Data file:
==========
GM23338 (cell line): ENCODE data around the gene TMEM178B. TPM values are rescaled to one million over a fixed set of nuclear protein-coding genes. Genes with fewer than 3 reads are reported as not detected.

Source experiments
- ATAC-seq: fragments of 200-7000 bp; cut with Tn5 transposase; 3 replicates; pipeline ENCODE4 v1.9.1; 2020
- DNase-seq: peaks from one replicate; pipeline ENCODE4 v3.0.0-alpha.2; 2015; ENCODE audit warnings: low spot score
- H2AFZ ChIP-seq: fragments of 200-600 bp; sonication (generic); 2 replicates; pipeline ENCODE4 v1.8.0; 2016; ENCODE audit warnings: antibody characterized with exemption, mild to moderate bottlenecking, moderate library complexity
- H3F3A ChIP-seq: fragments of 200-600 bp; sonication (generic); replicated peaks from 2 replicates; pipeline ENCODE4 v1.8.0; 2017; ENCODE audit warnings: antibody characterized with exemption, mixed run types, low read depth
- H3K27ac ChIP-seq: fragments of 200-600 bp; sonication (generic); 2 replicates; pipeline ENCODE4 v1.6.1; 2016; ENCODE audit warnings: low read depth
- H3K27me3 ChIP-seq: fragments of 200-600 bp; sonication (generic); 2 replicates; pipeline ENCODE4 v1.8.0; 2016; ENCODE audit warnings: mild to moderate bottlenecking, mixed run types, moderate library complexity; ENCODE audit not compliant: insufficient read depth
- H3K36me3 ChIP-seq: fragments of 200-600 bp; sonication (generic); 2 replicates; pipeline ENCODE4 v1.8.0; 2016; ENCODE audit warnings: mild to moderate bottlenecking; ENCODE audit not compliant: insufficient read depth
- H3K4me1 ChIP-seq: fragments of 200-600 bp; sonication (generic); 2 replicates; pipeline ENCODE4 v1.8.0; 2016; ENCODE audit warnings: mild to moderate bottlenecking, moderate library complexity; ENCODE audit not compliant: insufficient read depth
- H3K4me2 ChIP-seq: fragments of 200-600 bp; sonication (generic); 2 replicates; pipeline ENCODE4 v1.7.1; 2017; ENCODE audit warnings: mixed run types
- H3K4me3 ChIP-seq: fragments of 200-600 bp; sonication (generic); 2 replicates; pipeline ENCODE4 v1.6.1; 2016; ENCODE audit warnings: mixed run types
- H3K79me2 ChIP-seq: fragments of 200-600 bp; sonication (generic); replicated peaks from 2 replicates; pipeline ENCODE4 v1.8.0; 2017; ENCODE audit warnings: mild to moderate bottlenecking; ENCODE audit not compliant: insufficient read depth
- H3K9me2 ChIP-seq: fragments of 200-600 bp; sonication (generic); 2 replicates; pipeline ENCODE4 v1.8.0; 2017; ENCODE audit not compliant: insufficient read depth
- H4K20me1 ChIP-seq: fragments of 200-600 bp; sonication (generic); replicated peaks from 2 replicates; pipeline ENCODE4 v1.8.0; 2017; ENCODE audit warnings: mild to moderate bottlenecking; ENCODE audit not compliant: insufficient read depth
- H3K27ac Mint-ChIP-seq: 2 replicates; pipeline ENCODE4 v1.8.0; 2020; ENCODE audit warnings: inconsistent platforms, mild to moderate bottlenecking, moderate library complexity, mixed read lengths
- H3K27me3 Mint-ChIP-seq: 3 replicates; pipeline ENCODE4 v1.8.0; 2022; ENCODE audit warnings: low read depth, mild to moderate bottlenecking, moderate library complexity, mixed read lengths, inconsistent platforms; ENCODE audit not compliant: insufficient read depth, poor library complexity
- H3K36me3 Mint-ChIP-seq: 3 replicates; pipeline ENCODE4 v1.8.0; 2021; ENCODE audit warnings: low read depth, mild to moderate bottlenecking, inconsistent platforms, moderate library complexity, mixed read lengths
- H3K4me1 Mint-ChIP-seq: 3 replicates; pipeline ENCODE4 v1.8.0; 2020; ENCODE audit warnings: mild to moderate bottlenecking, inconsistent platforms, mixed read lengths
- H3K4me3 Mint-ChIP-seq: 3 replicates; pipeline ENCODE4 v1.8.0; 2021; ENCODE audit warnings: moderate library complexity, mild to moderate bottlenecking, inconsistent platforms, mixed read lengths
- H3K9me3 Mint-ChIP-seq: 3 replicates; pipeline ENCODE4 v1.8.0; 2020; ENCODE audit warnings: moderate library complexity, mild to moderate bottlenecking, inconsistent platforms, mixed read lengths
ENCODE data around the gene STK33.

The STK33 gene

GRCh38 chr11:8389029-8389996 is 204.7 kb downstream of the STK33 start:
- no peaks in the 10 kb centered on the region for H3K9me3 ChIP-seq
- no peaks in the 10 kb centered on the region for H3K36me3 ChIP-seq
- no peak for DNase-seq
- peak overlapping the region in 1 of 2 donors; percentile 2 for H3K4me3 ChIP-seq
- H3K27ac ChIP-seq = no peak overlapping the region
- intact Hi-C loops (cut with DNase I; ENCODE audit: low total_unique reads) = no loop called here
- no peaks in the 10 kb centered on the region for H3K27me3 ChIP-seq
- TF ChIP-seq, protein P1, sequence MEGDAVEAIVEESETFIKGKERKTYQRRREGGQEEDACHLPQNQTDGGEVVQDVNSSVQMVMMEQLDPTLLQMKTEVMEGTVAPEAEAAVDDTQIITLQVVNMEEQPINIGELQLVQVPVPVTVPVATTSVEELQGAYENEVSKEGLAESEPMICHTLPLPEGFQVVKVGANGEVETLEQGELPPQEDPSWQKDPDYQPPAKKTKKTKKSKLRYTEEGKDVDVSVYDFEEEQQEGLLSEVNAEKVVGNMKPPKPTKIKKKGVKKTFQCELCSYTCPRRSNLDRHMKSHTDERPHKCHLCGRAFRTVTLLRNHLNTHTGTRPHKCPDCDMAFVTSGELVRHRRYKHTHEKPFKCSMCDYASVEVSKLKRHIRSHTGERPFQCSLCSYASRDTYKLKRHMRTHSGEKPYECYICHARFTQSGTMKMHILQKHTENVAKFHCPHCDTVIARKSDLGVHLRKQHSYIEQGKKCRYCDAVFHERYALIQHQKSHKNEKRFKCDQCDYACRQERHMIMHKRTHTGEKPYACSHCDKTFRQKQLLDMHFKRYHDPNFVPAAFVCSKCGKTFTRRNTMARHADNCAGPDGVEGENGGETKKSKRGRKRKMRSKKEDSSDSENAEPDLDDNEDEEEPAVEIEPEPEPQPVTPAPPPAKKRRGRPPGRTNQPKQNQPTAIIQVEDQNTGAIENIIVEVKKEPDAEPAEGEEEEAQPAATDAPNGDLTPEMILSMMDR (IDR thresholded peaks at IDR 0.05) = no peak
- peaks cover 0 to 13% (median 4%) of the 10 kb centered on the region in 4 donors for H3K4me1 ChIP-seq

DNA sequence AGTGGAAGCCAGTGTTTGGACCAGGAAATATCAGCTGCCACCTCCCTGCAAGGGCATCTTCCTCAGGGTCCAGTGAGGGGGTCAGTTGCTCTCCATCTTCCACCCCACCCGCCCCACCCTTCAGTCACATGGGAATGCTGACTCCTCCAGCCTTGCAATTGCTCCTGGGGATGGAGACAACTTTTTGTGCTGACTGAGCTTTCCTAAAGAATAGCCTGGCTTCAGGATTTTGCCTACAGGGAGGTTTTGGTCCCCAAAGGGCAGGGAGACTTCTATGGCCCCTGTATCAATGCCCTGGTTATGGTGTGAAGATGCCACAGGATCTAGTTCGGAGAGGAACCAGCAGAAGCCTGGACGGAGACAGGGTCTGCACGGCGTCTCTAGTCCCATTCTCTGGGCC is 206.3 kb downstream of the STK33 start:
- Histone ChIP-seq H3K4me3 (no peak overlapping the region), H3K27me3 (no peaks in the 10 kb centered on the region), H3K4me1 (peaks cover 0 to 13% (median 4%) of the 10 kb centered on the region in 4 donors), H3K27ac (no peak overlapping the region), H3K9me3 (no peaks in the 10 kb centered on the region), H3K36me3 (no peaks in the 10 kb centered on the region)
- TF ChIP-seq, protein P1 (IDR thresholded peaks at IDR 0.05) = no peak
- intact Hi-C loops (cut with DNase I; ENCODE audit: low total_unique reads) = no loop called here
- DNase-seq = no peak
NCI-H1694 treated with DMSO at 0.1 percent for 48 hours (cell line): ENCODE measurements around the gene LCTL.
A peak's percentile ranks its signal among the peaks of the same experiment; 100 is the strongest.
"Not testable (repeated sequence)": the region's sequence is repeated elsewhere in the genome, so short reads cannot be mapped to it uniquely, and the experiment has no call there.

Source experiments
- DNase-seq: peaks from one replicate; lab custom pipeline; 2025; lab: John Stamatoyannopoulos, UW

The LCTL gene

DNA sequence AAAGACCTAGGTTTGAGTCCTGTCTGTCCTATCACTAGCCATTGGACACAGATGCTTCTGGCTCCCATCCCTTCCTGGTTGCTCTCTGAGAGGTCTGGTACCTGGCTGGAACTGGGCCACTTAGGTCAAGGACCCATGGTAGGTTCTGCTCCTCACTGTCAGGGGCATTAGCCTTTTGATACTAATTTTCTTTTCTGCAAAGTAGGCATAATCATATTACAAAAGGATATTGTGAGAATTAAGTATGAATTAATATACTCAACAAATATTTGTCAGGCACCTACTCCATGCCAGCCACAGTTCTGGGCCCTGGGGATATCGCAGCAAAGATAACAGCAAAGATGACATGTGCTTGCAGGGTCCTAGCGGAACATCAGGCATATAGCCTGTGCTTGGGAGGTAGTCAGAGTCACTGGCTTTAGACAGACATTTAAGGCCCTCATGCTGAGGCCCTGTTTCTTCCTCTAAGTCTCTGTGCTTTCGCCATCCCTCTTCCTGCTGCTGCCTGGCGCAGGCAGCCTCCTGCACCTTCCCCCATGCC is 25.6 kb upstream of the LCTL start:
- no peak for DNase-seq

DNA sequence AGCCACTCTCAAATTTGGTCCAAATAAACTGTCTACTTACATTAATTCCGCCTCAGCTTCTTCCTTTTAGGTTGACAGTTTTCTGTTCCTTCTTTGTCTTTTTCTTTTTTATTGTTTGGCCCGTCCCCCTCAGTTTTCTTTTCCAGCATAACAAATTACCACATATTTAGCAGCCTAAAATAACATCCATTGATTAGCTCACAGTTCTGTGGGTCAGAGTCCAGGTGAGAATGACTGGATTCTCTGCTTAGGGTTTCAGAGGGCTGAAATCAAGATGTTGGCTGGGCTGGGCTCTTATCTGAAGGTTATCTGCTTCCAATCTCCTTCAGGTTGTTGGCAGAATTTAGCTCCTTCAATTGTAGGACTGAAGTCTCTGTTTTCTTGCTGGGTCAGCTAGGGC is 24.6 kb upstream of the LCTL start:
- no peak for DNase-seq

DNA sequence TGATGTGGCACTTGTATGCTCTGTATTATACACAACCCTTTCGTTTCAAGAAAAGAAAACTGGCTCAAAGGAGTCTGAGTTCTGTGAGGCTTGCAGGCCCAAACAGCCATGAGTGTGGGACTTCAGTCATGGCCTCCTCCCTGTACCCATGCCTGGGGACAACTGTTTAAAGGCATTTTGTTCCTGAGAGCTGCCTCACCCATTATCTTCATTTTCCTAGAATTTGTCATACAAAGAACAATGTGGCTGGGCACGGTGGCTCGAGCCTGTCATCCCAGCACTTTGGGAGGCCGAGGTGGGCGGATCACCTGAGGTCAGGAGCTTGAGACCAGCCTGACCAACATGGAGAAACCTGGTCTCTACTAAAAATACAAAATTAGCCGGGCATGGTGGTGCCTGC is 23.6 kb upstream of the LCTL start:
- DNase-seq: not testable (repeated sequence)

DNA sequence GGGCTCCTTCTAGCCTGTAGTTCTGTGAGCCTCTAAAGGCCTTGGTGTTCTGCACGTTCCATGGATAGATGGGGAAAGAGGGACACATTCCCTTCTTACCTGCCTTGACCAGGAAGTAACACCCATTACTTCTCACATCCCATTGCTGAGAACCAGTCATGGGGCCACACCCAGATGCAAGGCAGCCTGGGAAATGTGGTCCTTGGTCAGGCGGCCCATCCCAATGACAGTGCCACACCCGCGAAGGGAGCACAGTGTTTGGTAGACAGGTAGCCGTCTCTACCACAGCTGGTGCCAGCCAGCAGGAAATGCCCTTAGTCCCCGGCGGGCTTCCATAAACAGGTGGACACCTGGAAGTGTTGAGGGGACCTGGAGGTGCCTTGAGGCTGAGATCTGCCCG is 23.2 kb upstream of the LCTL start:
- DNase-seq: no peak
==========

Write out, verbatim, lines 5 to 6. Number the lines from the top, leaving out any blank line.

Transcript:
- H2AFZ ChIP-seq: fragments of 200-600 bp; sonication (generic); 2 replicates; pipeline ENCODE4 v1.8.0; 2016; ENCODE audit warnings: antibody characterized with exemption, mild to moderate bottlenecking, moderate library complexity
- H3F3A ChIP-seq: fragments of 200-600 bp; sonication (generic); replicated peaks from 2 replicates; pipeline ENCODE4 v1.8.0; 2017; ENCODE audit warnings: antibody characterized with exemption, mixed run types, low read depth